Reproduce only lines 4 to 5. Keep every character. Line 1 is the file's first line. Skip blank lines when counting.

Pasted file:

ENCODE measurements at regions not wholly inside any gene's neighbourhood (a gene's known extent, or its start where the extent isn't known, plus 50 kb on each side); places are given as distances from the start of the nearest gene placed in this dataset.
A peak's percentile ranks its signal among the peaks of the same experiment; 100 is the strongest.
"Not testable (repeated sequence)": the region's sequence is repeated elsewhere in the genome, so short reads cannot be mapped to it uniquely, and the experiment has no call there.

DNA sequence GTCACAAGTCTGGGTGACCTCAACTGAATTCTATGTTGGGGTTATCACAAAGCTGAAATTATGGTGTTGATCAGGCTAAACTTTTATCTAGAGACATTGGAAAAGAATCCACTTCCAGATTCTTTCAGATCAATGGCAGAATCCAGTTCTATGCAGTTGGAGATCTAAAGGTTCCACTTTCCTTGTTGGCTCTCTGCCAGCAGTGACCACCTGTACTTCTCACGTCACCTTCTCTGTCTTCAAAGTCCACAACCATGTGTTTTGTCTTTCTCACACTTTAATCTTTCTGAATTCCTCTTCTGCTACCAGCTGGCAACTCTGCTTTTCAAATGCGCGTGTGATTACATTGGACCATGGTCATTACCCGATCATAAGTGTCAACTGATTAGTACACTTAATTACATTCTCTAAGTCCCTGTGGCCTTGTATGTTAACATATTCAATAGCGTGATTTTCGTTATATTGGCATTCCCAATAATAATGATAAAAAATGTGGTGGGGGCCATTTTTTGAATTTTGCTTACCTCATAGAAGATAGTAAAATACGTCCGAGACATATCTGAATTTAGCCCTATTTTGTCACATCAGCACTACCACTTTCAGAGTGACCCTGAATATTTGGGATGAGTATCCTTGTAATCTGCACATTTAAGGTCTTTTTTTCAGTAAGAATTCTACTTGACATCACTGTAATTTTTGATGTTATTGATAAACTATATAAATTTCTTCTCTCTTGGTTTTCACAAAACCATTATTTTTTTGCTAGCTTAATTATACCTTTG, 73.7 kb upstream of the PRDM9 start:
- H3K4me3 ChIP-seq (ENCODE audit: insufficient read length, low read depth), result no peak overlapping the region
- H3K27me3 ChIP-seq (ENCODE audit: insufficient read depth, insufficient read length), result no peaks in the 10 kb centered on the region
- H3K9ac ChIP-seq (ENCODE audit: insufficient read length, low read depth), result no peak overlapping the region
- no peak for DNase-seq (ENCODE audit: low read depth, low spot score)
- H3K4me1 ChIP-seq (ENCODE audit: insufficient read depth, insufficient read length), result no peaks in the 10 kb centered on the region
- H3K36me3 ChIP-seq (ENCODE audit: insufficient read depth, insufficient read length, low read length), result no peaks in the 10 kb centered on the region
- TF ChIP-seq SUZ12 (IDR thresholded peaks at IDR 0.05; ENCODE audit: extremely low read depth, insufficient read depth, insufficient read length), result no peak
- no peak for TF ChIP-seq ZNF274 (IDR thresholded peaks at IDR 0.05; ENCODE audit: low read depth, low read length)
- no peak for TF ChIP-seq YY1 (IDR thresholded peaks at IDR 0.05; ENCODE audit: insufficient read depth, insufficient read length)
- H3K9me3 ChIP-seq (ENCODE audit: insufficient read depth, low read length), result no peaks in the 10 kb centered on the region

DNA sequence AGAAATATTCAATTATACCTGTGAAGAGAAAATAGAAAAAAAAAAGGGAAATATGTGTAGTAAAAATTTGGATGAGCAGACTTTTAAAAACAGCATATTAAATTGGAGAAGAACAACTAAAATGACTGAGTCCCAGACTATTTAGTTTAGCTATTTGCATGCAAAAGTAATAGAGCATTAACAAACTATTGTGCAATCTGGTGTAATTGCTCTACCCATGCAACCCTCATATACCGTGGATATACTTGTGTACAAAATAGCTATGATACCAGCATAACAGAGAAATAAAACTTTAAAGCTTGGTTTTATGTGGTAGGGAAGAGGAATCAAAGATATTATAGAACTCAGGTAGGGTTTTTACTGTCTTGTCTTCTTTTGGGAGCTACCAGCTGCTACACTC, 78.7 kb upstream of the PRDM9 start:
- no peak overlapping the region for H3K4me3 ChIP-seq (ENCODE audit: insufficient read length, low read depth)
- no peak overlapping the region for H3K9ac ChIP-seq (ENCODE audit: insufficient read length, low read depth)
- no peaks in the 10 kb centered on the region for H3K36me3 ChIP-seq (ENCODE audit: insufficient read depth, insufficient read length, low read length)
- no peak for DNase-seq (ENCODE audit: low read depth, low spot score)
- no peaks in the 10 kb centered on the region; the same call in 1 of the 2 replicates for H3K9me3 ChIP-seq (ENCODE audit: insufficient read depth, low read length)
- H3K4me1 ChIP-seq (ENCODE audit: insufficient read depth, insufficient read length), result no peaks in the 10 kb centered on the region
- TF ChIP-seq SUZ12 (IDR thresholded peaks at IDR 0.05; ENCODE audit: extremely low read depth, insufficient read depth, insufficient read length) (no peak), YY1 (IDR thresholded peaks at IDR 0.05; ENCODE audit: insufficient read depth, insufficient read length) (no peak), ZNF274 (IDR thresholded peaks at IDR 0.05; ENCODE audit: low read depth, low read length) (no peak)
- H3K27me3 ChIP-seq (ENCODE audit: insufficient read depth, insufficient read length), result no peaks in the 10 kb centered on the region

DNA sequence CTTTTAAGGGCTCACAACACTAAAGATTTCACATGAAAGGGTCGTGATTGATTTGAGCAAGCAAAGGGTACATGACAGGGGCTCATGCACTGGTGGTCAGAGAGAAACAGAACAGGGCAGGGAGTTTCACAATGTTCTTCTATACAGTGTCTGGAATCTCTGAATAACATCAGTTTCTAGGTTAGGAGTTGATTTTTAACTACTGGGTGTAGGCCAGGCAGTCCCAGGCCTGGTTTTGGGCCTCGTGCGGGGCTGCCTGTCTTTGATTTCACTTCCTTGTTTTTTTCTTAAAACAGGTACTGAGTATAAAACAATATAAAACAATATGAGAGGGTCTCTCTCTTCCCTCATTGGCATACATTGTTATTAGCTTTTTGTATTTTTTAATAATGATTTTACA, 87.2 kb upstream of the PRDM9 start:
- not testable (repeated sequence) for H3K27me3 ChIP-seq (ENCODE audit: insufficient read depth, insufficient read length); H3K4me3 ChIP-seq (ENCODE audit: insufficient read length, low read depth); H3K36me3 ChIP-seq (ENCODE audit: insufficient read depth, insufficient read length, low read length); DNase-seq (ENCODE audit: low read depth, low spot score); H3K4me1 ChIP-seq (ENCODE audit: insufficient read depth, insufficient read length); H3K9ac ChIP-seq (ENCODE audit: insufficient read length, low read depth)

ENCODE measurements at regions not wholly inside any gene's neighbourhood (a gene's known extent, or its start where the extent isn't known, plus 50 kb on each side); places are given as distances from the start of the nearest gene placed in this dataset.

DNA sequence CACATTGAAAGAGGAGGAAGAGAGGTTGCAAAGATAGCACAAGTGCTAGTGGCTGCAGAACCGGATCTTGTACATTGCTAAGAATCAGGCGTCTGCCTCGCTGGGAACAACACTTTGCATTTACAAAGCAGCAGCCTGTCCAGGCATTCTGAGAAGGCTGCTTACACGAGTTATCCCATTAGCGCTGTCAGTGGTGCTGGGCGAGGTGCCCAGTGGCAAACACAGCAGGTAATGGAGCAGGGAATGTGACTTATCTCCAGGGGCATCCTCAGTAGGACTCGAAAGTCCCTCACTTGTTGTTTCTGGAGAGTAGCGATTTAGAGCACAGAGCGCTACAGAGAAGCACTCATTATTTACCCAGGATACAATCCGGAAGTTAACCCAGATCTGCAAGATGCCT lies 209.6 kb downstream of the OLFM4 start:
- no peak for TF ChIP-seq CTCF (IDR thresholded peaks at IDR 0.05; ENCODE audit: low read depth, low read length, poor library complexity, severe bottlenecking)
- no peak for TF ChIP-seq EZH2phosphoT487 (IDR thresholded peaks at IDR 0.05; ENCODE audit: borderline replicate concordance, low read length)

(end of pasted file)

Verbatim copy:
DNA sequence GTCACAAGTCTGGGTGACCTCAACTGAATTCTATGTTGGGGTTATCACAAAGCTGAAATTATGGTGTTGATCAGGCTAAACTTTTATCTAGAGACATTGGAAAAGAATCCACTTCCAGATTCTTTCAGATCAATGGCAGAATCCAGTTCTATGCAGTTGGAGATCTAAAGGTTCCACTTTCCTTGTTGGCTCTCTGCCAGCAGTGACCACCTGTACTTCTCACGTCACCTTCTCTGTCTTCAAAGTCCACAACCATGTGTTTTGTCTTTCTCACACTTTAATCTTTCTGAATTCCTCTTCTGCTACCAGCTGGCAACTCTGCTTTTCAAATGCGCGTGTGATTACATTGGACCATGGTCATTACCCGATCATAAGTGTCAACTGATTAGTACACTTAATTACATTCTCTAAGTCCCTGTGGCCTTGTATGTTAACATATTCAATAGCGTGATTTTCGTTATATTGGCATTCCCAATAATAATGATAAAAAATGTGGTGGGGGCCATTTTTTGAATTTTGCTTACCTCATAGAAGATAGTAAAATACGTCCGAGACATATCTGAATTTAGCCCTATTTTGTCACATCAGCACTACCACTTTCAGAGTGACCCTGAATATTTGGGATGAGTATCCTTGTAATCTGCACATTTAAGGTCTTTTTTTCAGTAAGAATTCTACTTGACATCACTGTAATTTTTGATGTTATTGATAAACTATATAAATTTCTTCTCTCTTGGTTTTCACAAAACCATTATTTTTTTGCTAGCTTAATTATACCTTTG, 73.7 kb upstream of the PRDM9 start:
- H3K4me3 ChIP-seq (ENCODE audit: insufficient read length, low read depth), result no peak overlapping the region